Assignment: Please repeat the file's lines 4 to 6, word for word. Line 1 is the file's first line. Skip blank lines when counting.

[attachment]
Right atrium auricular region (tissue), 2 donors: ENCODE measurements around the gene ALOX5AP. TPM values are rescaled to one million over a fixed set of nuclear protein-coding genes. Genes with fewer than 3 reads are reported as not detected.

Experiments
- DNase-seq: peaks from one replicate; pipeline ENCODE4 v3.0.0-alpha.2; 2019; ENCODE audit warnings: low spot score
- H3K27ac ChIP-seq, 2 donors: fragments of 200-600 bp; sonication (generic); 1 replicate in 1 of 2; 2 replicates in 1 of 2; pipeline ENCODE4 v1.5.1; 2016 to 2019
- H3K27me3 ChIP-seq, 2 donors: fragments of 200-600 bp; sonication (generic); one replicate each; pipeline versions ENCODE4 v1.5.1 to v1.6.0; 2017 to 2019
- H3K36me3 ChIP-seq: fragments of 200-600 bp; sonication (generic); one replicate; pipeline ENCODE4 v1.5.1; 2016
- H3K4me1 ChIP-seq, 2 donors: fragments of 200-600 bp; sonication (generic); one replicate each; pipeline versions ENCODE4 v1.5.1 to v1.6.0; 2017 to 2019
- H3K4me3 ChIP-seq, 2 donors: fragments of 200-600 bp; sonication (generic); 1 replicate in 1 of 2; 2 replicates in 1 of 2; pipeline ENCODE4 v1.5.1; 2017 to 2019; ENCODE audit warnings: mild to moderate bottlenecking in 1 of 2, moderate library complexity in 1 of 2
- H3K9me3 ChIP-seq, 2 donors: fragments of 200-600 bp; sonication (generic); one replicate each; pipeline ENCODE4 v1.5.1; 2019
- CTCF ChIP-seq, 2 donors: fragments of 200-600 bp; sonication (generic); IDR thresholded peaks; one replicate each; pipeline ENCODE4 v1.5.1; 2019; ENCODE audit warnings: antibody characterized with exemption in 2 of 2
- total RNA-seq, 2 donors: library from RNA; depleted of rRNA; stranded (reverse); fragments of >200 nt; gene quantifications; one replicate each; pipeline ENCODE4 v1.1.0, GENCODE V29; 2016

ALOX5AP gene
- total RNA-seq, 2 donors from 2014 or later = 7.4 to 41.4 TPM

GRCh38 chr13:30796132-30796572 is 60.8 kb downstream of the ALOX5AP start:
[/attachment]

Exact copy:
- H3K27ac ChIP-seq, 2 donors: fragments of 200-600 bp; sonication (generic); 1 replicate in 1 of 2; 2 replicates in 1 of 2; pipeline ENCODE4 v1.5.1; 2016 to 2019
- H3K27me3 ChIP-seq, 2 donors: fragments of 200-600 bp; sonication (generic); one replicate each; pipeline versions ENCODE4 v1.5.1 to v1.6.0; 2017 to 2019
- H3K36me3 ChIP-seq: fragments of 200-600 bp; sonication (generic); one replicate; pipeline ENCODE4 v1.5.1; 2016